Millions are listening at any given moment of any day, and trust me when I say, those people will instantly rise up in riotous defense of a cause or issue. But, they will just as instantly – and happily – share out a victory or memorable moment.
I’ll give you example of the two sides of Twitter; one big and bad, and one small and memorable.
Big and Bad
Clothing company Kenneth Cole is known to stir the pot with their advertising. Socially conscious and often controversial, they often use current events to tweak their consumers’ thinking, and usually insert a bit of tongue in cheek humour into their copy.
If you’re new to this game of Twitter, you might not remember their online debacle from last year.
Riding the coattails of the brave young men and women fighting – and dying – for change in Cairo this tweet was published in the Kenneth Cole twitter stream:
“Millions are in uproar in #Cairo. Rumor is they heard our new spring collection is now available online at http://bit.ly/KCairo.”
Needless to say, it was a tasteless PR fail. As is the way with the social web, it didn’t take long for that tweet to spread all over the Internet. People were outraged. And Kenneth Cole eventually issued apologies.
“Re Egypt tweet: we weren’t intending to make light of a serious situation” then “We understand the sensitivity of this historic moment -KC”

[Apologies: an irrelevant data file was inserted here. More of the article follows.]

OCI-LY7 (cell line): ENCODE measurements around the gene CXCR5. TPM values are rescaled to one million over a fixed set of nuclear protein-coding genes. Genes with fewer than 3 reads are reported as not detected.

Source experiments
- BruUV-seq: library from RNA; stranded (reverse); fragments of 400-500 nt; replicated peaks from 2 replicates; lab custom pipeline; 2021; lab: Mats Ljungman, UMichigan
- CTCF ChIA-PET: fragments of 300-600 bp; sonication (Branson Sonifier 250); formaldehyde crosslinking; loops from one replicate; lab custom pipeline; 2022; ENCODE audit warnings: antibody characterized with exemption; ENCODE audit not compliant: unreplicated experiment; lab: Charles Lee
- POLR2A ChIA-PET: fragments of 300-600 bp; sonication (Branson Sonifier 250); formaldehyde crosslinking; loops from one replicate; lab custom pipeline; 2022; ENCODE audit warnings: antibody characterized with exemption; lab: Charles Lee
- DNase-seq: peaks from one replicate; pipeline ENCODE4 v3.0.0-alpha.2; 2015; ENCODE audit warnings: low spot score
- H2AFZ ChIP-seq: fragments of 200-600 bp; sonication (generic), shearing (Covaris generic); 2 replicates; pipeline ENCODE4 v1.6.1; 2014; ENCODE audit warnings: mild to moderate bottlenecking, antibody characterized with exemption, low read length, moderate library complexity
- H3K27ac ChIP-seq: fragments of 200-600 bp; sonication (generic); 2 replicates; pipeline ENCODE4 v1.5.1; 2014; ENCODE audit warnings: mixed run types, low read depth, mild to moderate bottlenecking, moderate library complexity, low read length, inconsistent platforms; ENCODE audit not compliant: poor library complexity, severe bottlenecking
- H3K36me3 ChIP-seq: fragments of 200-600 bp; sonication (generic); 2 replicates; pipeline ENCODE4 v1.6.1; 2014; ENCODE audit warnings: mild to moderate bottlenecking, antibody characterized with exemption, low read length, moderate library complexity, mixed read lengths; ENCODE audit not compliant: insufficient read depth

By then, however, the damage was done. What’s published – and shared – on the web cannot be unpublished, or unshared. While Kenneth Cole is a huge and very popular fashion house, and probably didn’t suffer huge fall out in the way of real monetary loss because of this hiccup, they did experience tons of backlash.
And they definitely will never be able to sweep that tweet under the social carpet.
Small and Memorable
Now I’ll share the flip side of the coin. This morning, while getting ready for work, I suddenly found myself humming an old country classic, Rhinestone Cowboy. It was odd, and random, and knowing my Twitter stream is populated by many of the same *ahem* vintage as I am, I of course tweeted it out for a morning chuckle.
I had a few funny replies, a couple of retweets, and many people who winking’ly groaned that now they had the tune in their heads as well (another illustration of the power of Twitter!).
By the time I got to work an hour later I had a new Tweet in my @ stream from someone I didn’t know named Larry Weiss.
Have you figured it out yet? I clicked on his name, and discovered that Larry Weiss – who had just personally tweeted me – wrote “Rhinestone Cowboy”! Ok, I’m an old country fan and a music fanatic in general, so I was kinda freaking out. But you don’t have to be a country music fan to get the point of this little story.
Larry Weiss was listening. All the way down in Nashville, Tennessee he was listening. I didn’t follow him. I didn’t even use a hashtag in my original tweet. But he still found me. And he found me fast! Then took the time to reply.
Boom – I’m smiling (ok jumping up and down)! I then immediately tweeted the news to all my followers, and ended up writing this blog post about it. It was so simple, it was so personal, and it was very powerful. He used a bit of good-natured humour, and absolutely made my morning.
That’s the amazing real-time impact that social media can have at a very personal, one on one level. And those are the two sides of Twitter. Think of the two stories above in relation to your business. Which side would you rather be on?